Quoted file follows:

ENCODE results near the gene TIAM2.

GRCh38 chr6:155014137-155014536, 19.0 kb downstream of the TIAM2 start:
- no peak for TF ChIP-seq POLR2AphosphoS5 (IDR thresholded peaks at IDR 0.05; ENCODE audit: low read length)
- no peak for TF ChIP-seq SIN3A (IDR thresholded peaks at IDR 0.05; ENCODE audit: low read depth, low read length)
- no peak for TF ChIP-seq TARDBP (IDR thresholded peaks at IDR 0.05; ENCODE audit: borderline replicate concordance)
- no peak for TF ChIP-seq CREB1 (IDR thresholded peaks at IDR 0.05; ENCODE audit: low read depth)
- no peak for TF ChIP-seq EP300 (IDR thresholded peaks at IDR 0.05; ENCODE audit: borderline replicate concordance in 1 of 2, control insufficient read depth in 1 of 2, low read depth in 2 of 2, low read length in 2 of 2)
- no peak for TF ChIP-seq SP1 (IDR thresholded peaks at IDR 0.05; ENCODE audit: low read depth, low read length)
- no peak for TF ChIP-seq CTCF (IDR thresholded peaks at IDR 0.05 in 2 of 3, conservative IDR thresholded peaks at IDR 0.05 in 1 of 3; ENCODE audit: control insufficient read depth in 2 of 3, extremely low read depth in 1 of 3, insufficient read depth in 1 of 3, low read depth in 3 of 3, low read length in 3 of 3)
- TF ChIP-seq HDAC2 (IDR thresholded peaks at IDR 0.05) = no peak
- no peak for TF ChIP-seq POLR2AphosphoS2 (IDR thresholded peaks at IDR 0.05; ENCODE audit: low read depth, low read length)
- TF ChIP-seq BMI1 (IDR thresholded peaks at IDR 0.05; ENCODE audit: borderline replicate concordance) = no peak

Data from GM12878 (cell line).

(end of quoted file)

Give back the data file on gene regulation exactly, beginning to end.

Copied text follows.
ENCODE results near the gene TIAM2.

GRCh38 chr6:155014137-155014536, 19.0 kb downstream of the TIAM2 start:
- no peak for TF ChIP-seq POLR2AphosphoS5 (IDR thresholded peaks at IDR 0.05; ENCODE audit: low read length)
- no peak for TF ChIP-seq SIN3A (IDR thresholded peaks at IDR 0.05; ENCODE audit: low read depth, low read length)
- no peak for TF ChIP-seq TARDBP (IDR thresholded peaks at IDR 0.05; ENCODE audit: borderline replicate concordance)
- no peak for TF ChIP-seq CREB1 (IDR thresholded peaks at IDR 0.05; ENCODE audit: low read depth)
- no peak for TF ChIP-seq EP300 (IDR thresholded peaks at IDR 0.05; ENCODE audit: borderline replicate concordance in 1 of 2, control insufficient read depth in 1 of 2, low read depth in 2 of 2, low read length in 2 of 2)
- no peak for TF ChIP-seq SP1 (IDR thresholded peaks at IDR 0.05; ENCODE audit: low read depth, low read length)
- no peak for TF ChIP-seq CTCF (IDR thresholded peaks at IDR 0.05 in 2 of 3, conservative IDR thresholded peaks at IDR 0.05 in 1 of 3; ENCODE audit: control insufficient read depth in 2 of 3, extremely low read depth in 1 of 3, insufficient read depth in 1 of 3, low read depth in 3 of 3, low read length in 3 of 3)
- TF ChIP-seq HDAC2 (IDR thresholded peaks at IDR 0.05) = no peak
- no peak for TF ChIP-seq POLR2AphosphoS2 (IDR thresholded peaks at IDR 0.05; ENCODE audit: low read depth, low read length)
- TF ChIP-seq BMI1 (IDR thresholded peaks at IDR 0.05; ENCODE audit: borderline replicate concordance) = no peak

Data from GM12878 (cell line).